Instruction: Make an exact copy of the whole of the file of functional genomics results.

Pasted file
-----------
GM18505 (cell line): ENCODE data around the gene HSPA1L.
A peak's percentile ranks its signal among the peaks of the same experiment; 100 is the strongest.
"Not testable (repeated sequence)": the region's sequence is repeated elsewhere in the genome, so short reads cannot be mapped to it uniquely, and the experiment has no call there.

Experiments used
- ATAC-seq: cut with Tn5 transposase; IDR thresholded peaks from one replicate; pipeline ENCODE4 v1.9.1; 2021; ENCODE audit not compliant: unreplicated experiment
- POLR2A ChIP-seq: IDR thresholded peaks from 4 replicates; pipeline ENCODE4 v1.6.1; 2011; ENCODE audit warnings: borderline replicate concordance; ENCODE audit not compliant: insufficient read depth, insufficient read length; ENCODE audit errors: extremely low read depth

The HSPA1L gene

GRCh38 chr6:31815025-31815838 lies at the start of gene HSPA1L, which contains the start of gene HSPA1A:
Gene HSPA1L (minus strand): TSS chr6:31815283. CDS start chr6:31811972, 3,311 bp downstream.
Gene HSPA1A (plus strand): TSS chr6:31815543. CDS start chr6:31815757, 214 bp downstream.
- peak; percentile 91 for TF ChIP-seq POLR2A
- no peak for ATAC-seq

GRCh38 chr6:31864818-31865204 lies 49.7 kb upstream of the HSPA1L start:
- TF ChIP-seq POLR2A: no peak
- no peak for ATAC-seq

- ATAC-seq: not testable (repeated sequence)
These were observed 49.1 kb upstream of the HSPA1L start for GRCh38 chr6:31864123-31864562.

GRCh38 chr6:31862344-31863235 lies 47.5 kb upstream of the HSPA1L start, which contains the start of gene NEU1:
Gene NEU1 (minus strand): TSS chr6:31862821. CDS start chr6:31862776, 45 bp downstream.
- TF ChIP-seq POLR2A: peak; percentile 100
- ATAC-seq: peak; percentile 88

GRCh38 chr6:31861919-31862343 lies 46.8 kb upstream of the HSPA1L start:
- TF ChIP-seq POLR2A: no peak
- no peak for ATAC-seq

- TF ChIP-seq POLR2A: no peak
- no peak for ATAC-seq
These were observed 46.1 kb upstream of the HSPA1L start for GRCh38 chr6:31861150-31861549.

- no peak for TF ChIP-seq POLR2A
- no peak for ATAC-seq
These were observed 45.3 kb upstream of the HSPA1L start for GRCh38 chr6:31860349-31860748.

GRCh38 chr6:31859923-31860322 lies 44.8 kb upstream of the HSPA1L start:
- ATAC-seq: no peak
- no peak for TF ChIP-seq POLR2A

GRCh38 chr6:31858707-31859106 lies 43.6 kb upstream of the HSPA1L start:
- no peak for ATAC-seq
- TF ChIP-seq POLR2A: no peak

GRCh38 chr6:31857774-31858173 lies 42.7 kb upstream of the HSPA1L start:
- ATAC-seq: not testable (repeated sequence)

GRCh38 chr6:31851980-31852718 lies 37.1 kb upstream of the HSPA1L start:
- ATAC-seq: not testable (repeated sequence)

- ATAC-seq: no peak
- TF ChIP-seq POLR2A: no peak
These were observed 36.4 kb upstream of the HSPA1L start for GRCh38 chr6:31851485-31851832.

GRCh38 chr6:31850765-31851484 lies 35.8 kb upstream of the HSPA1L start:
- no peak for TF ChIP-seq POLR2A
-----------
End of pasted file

GM18505 (cell line): ENCODE data around the gene HSPA1L.
A peak's percentile ranks its signal among the peaks of the same experiment; 100 is the strongest.
"Not testable (repeated sequence)": the region's sequence is repeated elsewhere in the genome, so short reads cannot be mapped to it uniquely, and the experiment has no call there.

Experiments used
- ATAC-seq: cut with Tn5 transposase; IDR thresholded peaks from one replicate; pipeline ENCODE4 v1.9.1; 2021; ENCODE audit not compliant: unreplicated experiment
- POLR2A ChIP-seq: IDR thresholded peaks from 4 replicates; pipeline ENCODE4 v1.6.1; 2011; ENCODE audit warnings: borderline replicate concordance; ENCODE audit not compliant: insufficient read depth, insufficient read length; ENCODE audit errors: extremely low read depth

The HSPA1L gene

GRCh38 chr6:31815025-31815838 lies at the start of gene HSPA1L, which contains the start of gene HSPA1A:
Gene HSPA1L (minus strand): TSS chr6:31815283. CDS start chr6:31811972, 3,311 bp downstream.
Gene HSPA1A (plus strand): TSS chr6:31815543. CDS start chr6:31815757, 214 bp downstream.
- peak; percentile 91 for TF ChIP-seq POLR2A
- no peak for ATAC-seq

GRCh38 chr6:31864818-31865204 lies 49.7 kb upstream of the HSPA1L start:
- TF ChIP-seq POLR2A: no peak
- no peak for ATAC-seq

- ATAC-seq: not testable (repeated sequence)
These were observed 49.1 kb upstream of the HSPA1L start for GRCh38 chr6:31864123-31864562.

GRCh38 chr6:31862344-31863235 lies 47.5 kb upstream of the HSPA1L start, which contains the start of gene NEU1:
Gene NEU1 (minus strand): TSS chr6:31862821. CDS start chr6:31862776, 45 bp downstream.
- TF ChIP-seq POLR2A: peak; percentile 100
- ATAC-seq: peak; percentile 88

GRCh38 chr6:31861919-31862343 lies 46.8 kb upstream of the HSPA1L start:
- TF ChIP-seq POLR2A: no peak
- no peak for ATAC-seq

- TF ChIP-seq POLR2A: no peak
- no peak for ATAC-seq
These were observed 46.1 kb upstream of the HSPA1L start for GRCh38 chr6:31861150-31861549.

- no peak for TF ChIP-seq POLR2A
- no peak for ATAC-seq
These were observed 45.3 kb upstream of the HSPA1L start for GRCh38 chr6:31860349-31860748.

GRCh38 chr6:31859923-31860322 lies 44.8 kb upstream of the HSPA1L start:
- ATAC-seq: no peak
- no peak for TF ChIP-seq POLR2A

GRCh38 chr6:31858707-31859106 lies 43.6 kb upstream of the HSPA1L start:
- no peak for ATAC-seq
- TF ChIP-seq POLR2A: no peak

GRCh38 chr6:31857774-31858173 lies 42.7 kb upstream of the HSPA1L start:
- ATAC-seq: not testable (repeated sequence)

GRCh38 chr6:31851980-31852718 lies 37.1 kb upstream of the HSPA1L start:
- ATAC-seq: not testable (repeated sequence)

- ATAC-seq: no peak
- TF ChIP-seq POLR2A: no peak
These were observed 36.4 kb upstream of the HSPA1L start for GRCh38 chr6:31851485-31851832.

GRCh38 chr6:31850765-31851484 lies 35.8 kb upstream of the HSPA1L start:
- no peak for TF ChIP-seq POLR2A